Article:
It’s a question that’s given rise to some of the greatest works of narrative art, as well as some of the crassest manifestations of popular culture, including most of today’s so-called “Reality TV” shows: “What are you willing to do to achieve your goal?” That same query lies at the heart of The Sky Over the Louvre, a tightly wound spring driving the action of this challenging and greatly entertaining original graphic novel by screenwriter Jean-Claude Carriere and artist Bernar Yslaire.
Set during “The Terror,” arguably the most bloody-minded period of the French Revolution, this third volume of original graphic novels is co-published by NBM’s ComicsLit imprint and France’s famed Louvre museum. It juxtaposes the personal and political struggles of Robespierre, and especially his ill-conceived use of the guillotine to carve out his proposed new, better kind of government, with the obsessive quest of the People’s preferred artist, David, to forge a new art style that wholly embodies the ideals of the Revolution. The result is a multifaceted, unflinching contemplation of the real costs exacted by the single-minded pursuit of any goal, no matter how worthwhile, which culminates in a stunning historical moment of realization.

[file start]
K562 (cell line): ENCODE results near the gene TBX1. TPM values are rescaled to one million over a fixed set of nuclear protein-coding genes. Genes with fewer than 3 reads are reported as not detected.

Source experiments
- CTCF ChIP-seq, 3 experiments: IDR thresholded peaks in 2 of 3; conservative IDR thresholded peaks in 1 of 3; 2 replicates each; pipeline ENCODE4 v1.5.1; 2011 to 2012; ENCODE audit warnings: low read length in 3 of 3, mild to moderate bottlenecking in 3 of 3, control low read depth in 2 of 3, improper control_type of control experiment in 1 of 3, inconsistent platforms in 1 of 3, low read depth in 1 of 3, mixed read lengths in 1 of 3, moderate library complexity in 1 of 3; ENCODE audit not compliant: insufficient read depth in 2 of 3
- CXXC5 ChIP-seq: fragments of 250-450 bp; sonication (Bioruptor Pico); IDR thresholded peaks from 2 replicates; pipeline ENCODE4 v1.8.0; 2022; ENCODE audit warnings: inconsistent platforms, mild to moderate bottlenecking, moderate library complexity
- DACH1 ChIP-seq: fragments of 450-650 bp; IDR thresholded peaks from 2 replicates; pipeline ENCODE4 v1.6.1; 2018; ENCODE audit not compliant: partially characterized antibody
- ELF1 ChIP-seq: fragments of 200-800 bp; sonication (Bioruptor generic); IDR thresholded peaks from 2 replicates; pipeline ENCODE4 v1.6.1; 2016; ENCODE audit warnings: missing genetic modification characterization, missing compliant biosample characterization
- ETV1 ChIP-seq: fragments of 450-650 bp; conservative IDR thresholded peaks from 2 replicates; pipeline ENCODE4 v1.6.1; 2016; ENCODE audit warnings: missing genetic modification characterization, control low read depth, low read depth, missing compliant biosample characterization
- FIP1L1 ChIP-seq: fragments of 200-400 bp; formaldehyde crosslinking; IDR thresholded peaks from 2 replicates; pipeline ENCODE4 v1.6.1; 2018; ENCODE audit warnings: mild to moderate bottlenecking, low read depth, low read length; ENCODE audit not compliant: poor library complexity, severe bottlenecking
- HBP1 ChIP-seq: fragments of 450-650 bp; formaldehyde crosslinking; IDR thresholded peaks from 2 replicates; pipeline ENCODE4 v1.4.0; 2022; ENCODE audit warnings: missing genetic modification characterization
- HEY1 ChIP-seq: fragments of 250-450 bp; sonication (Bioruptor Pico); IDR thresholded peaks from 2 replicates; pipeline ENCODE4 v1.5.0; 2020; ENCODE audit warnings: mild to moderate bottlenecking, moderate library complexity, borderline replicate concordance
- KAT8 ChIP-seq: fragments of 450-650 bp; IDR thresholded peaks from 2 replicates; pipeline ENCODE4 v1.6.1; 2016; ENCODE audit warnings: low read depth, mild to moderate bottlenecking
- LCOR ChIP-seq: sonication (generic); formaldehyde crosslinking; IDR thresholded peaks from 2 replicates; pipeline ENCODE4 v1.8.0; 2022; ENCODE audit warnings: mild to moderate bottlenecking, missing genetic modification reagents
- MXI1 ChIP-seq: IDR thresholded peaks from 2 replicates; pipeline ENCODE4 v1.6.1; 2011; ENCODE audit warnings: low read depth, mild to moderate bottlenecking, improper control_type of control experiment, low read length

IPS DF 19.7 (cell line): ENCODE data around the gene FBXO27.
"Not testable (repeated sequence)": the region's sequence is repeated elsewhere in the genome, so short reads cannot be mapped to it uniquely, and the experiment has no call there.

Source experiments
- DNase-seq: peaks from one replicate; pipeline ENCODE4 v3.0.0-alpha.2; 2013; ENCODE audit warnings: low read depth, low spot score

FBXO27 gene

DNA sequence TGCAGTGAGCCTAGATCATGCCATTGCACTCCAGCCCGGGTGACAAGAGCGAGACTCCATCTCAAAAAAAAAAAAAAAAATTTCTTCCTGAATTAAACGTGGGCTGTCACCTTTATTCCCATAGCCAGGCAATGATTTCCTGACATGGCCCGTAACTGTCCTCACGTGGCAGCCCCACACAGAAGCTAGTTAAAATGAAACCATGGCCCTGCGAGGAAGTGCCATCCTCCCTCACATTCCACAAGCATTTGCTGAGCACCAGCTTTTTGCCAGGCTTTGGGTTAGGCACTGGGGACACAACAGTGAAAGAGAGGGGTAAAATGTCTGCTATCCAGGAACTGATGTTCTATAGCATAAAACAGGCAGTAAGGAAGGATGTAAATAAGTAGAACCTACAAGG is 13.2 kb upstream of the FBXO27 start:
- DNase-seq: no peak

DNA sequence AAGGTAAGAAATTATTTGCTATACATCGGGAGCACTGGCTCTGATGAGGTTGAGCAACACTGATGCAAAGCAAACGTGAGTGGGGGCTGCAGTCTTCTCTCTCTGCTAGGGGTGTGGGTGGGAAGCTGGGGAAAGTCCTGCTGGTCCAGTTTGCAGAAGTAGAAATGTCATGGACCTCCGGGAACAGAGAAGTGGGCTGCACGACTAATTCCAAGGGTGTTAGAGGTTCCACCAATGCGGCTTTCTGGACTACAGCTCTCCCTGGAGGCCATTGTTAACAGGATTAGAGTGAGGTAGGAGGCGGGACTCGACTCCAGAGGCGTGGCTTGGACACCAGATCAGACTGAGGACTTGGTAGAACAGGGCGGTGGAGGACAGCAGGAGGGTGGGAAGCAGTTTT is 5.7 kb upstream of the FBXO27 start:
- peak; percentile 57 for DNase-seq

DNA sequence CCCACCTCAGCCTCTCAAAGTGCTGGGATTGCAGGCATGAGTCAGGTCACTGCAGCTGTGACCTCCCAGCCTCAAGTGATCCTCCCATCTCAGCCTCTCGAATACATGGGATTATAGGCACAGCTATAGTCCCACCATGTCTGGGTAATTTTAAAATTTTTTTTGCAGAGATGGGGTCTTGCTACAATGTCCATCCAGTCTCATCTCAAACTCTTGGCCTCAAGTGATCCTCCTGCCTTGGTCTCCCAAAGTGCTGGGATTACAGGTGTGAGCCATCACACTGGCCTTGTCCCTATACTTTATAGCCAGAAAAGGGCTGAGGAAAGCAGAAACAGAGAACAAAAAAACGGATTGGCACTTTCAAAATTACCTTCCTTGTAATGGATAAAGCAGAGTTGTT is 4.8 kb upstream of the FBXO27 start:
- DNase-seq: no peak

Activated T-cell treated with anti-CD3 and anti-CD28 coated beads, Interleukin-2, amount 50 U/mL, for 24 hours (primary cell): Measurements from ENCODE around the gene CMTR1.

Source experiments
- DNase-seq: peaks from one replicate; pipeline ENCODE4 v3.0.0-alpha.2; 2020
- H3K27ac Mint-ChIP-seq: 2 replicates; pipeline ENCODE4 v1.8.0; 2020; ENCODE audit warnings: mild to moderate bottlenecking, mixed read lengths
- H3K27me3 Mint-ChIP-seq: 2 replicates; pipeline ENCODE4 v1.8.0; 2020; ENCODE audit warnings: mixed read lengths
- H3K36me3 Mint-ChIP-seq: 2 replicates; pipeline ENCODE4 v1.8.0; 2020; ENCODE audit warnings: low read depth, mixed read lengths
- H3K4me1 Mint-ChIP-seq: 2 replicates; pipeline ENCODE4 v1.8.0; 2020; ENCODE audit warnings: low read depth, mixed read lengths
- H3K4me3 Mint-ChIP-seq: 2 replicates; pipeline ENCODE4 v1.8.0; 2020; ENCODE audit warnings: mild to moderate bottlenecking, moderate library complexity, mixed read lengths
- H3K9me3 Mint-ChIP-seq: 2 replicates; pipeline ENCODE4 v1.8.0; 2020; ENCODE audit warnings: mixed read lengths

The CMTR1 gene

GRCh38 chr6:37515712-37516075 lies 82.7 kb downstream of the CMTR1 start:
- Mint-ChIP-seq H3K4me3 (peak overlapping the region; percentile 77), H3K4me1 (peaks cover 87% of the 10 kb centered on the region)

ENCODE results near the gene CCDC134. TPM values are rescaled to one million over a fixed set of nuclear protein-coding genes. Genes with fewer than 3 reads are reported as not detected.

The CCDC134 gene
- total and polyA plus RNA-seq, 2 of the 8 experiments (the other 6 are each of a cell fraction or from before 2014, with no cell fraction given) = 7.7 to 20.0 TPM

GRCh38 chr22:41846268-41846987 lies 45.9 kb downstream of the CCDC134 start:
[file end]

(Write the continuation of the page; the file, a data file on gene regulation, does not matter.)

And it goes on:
It’s difficult to imagine two better-appointed creators to bring this complex tale to fruition. Perhaps best known for adapting The Unbearable Lightness of Being and Cyrano de Bergerac to the silver screen, Carriere’s script is immediate and richly layered with meaning. Capable of covering immense spans of emotional and narrative territory with but a well-turned phrase, it effortlessly provides the reader with all necessary background information even as it advances the action in unforeseen ways.
Better still, Yslaire proves himself to be the perfect foil for Carriere’s words and ideas. His illustrations bring the cast and their era to life with an astonishing, vibrant clarity. The tension between the artist’s cartoony, almost sketchy humans and their more refined, even realistically-rendered environment echoes and embodies the script’s themes even as it grants a sense of ephemeral life to the most prosaic of scenes. It’s a synergistic verbal-visual dance of rare beauty and occurrence, which is also due in some part to the linguistic prowess of the volume’s translator, Joe Johnson.
Ultimately, The Sky Over the Louvre is successful on many levels, for many reasons. But chief among them is the fact that it is an engrossing tale of historical fiction that provides readers with rich and varied rewards.
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